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What is Eye Movement Desensitization Reprocessing -EMDR?

Eye Movement Desensitization and Reprocessing (EMDR) is a unique therapy that has been extensively researched and proven effective in the relief of debilitating emotional symptoms. As an EMDRIA trained EMDR therapist, I utilize a set of standardized protocols to assist clients who have experienced extreme trauma such as active combat, personal assault, accidents and surgeries, leading to Post Traumatic Stress Disorder (PTSD). EMDR is an effective treatment for those who have experienced earlier chronic traumas such as abuse and neglect. It can also be used for smaller traumas of childhood that have created a feeling of not being "good enough".  EMDR is an evidence based treatment approved by many insurance companies.

How EMDR Therapy Works

No one knows how any form of psychotherapy works neurobiologically or in the brain. However, EMDR seems to have a direct effect on the way that the brain processes information. When a person is very upset, their brain cannot process information as it does ordinarily. One moment becomes “frozen in time”, and remembering a trauma may feel as bad as going through it the first time because the images, sounds, smells, and feelings haven’t changed. Such memories have a lasting negative impact on daily living. When you are fearful or upset, your amygdala becomes active.  This initiates your fight or flight reaction. When this happens the frontal lobe of your brain, or the area for executive functioning, is impaired. The bilateral stimulation in EMDR appears to calm the amygdala so your your whole brain can function, and what you know cognitively becomes congruent with your feelings. Following successful EMDR sessions, a person no longer relives the intense images, sounds, and feelings when the event is brought to mind. You still remember what happened, but it is less upsetting.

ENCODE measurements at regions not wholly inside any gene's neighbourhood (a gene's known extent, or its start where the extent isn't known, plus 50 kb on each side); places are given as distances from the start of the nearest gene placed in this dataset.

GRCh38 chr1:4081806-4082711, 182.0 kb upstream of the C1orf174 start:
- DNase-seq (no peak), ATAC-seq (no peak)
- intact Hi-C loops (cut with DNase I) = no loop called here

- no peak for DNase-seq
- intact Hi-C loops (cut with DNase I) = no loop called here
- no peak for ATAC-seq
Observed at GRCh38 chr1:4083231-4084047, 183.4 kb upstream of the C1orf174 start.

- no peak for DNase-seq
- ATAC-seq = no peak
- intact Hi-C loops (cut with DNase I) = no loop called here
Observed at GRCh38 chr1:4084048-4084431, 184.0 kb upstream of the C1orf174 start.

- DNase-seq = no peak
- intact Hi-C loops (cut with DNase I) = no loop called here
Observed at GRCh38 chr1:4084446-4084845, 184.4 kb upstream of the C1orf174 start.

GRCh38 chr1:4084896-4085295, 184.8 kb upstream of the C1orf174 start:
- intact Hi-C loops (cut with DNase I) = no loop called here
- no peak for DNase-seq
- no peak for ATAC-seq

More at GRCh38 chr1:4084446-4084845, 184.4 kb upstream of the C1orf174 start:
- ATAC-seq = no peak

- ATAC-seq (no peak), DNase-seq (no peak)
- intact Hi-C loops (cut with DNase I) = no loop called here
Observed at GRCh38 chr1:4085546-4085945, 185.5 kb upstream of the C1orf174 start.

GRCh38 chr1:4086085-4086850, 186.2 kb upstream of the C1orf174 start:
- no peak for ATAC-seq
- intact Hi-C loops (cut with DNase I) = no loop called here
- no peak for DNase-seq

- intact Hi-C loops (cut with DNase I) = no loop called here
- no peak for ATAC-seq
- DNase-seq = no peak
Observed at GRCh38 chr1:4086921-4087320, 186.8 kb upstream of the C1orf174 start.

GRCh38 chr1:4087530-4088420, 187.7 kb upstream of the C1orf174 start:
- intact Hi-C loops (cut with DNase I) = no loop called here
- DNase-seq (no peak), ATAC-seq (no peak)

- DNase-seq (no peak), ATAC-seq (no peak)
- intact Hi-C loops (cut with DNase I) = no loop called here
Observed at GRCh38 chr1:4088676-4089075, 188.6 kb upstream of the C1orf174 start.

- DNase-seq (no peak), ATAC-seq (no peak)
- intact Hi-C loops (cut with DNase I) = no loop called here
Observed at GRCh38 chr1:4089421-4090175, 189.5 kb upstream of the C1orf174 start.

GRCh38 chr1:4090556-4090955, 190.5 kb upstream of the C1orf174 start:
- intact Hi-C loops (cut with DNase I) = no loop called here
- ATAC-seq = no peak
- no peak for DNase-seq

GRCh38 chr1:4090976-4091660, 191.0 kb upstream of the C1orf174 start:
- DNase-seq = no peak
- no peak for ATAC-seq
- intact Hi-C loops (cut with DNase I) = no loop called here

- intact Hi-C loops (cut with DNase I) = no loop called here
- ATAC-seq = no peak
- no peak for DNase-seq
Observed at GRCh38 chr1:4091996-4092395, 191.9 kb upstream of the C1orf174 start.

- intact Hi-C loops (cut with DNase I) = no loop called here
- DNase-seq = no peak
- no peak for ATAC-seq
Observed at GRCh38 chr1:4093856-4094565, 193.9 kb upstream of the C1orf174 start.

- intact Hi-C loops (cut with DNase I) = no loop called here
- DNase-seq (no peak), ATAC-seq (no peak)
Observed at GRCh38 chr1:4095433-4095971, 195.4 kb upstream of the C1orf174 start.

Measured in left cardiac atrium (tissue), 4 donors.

Controlled studies investigating the effectiveness of EMDR have consistently found that EMDR decreases/eliminates the symptoms of (PTSD) Post Traumatic Stress Disorder for the majority of clients.The American Psychiatric Association and the International Society for Traumatic Stress Studies designate EMDR as an effective treatment for PTSD.  EMDR was also found effective by the U.S. Department of Veterans Affairs and the Department of Defense, the United Kingdom Department of Health, the Israeli National Council for Mental Health and many other international health and agencies.

An Actual EMDR Session

During EMDR the client is asked to identify a specific problem, calling to mind the disturbing issue or event, what was seen, felt, heard, thought, etc., and what thoughts and beliefs are currently held about that event. The therapist facilitates the directional movement of the eyes or other dual attention stimulation of the brain, while the client focuses on the disturbing material, and just notices whatever comes to mind without making any effort to control direction or content. Each person will process information uniquely, based on personal experiences and values. During EMDR, the client may experience intense emotions, but by the end of a few sessions, most people report a great reduction in the level of disturbance. 

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